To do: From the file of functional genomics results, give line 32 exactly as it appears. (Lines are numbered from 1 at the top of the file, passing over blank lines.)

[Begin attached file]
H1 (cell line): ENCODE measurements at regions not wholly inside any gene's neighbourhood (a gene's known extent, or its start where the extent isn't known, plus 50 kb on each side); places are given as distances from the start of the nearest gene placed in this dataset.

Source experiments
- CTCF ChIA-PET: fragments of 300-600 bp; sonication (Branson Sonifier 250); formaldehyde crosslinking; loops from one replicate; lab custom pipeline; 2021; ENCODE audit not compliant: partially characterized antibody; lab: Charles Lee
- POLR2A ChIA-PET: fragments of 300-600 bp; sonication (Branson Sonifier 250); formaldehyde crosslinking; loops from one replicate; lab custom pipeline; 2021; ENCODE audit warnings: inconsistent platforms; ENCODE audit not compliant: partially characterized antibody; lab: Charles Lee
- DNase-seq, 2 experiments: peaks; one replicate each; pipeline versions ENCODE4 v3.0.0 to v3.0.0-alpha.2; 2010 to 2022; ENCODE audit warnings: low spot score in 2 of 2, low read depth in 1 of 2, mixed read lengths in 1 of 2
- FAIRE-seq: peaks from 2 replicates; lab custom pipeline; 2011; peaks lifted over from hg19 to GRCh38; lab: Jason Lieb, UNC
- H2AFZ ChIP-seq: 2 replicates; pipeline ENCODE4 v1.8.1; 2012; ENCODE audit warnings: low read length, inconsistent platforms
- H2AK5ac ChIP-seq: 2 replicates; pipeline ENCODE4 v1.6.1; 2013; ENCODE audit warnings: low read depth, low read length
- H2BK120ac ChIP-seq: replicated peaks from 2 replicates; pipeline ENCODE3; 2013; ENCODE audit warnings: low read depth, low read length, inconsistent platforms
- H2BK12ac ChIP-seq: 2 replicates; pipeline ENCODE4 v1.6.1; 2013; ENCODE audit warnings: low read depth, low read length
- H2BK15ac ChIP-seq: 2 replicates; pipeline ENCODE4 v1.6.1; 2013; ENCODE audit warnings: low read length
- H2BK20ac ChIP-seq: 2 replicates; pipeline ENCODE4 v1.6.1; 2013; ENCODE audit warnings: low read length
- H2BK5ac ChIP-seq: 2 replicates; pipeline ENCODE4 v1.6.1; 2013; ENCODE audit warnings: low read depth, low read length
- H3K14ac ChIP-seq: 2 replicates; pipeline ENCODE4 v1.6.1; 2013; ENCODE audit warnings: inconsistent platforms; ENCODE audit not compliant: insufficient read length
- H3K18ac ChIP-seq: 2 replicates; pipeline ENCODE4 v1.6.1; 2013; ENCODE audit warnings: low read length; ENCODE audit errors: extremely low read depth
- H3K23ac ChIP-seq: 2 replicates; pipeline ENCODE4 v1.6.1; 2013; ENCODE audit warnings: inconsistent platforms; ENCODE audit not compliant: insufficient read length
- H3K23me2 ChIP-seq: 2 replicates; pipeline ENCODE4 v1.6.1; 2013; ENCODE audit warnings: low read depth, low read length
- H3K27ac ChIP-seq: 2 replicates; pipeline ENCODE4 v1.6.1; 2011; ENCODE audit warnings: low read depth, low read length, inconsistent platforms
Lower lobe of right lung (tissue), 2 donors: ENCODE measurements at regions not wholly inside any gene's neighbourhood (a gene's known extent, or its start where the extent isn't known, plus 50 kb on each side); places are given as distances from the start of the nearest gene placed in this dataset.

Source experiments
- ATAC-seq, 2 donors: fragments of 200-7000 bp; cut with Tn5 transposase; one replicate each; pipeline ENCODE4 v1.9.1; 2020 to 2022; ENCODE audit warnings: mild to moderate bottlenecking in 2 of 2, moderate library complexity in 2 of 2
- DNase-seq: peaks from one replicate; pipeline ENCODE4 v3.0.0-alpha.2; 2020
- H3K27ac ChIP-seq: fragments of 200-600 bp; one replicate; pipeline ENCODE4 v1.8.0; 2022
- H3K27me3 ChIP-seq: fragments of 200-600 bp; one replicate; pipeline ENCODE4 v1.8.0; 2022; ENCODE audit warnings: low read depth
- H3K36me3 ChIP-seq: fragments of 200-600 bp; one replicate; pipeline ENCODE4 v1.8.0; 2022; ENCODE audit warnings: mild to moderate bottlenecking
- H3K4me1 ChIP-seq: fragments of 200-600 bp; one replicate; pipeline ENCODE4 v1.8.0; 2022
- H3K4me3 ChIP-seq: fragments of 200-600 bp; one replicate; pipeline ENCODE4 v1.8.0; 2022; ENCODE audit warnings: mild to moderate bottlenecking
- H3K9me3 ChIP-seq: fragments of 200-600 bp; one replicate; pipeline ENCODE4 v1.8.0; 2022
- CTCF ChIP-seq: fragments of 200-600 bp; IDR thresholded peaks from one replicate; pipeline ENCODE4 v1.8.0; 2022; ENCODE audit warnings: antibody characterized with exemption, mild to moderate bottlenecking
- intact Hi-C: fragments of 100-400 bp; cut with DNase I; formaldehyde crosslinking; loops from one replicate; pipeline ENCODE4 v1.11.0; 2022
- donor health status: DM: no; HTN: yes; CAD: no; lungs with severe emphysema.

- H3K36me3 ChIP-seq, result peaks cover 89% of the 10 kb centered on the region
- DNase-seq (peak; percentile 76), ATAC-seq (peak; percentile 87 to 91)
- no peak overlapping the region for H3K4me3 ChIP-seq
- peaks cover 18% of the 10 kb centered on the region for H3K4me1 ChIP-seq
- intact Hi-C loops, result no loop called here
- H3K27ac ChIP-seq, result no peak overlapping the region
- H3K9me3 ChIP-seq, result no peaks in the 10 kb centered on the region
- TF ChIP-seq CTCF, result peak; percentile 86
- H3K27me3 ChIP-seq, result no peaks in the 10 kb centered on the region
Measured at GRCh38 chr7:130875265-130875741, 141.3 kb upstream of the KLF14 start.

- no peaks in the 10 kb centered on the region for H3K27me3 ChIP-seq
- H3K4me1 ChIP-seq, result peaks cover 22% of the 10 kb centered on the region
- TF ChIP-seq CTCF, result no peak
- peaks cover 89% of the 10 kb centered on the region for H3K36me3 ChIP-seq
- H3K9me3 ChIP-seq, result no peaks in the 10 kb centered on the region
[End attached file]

- H3K36me3 ChIP-seq, result peaks cover 89% of the 10 kb centered on the region